“Banning baseball caps during tests was obvious — students were writing the answers under the brim. Then, schools started banning cell phones, realizing students could text message the answers to each other,” The Associated Press reports.
“Now, schools across the country are targeting digital media players as a potential cheating device. Devices including iPods… can be hidden under clothing, with just an earbud and a wire snaking behind an ear and into a shirt collar to give them away, school officials say,” AP reports.
“‘It doesn’t take long to get out of the loop with teenagers,’ said Mountain View High School Principal Aaron Maybon. ‘They come up with new and creative ways to cheat pretty fast.’ Mountain View recently enacted a ban on digital media players after school officials realized some students were downloading formulas and other material onto the players,” AP reports.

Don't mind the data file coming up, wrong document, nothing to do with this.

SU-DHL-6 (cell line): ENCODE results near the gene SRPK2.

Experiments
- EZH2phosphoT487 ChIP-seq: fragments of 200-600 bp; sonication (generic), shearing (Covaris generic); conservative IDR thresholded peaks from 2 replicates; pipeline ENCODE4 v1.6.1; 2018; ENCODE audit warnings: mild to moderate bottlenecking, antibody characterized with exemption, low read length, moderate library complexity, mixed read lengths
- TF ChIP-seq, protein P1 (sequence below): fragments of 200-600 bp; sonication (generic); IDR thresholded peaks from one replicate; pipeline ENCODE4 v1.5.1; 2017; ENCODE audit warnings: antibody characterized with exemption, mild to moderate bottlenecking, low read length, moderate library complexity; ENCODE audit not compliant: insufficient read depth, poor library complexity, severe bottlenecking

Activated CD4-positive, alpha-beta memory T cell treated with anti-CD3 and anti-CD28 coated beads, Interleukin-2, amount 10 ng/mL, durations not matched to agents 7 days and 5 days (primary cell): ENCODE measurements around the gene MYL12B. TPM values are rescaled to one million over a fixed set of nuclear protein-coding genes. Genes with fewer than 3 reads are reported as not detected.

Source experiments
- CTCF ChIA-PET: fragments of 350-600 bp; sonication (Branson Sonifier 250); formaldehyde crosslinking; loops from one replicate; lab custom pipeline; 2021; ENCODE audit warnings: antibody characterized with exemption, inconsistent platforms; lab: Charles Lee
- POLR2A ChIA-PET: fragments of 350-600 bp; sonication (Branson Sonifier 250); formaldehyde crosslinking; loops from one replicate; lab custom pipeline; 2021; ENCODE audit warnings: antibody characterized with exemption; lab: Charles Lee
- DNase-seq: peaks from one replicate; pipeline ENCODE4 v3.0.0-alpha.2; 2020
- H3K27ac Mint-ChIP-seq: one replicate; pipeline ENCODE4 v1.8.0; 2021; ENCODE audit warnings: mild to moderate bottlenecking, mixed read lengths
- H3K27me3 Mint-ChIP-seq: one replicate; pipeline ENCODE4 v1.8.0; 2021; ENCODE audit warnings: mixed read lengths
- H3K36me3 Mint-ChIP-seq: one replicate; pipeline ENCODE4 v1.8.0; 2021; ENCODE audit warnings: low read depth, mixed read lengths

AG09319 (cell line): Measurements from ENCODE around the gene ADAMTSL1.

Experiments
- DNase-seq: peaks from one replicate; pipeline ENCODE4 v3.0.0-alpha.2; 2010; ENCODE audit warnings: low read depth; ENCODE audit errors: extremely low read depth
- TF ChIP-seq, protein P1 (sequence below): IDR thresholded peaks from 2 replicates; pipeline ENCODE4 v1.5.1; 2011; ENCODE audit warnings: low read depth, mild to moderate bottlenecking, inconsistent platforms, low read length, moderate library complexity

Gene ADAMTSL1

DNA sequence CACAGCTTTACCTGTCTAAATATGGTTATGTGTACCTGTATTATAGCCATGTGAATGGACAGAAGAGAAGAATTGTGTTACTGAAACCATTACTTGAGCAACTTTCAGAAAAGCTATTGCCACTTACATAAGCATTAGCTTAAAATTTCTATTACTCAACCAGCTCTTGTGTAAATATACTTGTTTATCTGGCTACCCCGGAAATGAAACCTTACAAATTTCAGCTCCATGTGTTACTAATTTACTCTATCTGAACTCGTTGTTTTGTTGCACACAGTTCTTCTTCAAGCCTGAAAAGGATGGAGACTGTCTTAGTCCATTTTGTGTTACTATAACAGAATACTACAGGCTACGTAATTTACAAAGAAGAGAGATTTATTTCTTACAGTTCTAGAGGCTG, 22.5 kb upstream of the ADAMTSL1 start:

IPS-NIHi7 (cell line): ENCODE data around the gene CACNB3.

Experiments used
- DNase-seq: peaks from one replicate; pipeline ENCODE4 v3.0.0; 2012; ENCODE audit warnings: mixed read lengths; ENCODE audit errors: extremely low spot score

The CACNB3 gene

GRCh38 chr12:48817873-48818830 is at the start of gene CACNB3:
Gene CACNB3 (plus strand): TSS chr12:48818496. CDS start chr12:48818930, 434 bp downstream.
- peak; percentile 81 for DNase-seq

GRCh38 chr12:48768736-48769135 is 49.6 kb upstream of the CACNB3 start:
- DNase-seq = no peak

“Some students use iPod-compatible voice recorders to record test answers in advance and them play them back, 16-year-old Mountain View junior Damir Bazdar said,” AP reports.
“Others download crib notes onto the music players and hide them in the ‘lyrics’ text files. Even an audio clip of the old ‘Schoolhouse Rock’ take on how a bill makes it through Congress can come in handy during some American government exams,” AP reports.
AP reports, “Kelsey Nelson, a 17-year-old senior at the school, said she used to listen to music after completing her tests — something she can no longer do since the ban. Still, she said, the ban has not stopped some students from using the devices. ‘You can just thread the earbud up your sleeve and then hold it to your ear like you’re resting your head on your hand,’ Nelson said. ‘I think you should still be able to use iPods. People who are going to cheat are still going to cheat, with or without them.'”
“Still, schools around the world are hoping bans will at least stave off some cheaters,” AP reports.
Full article here.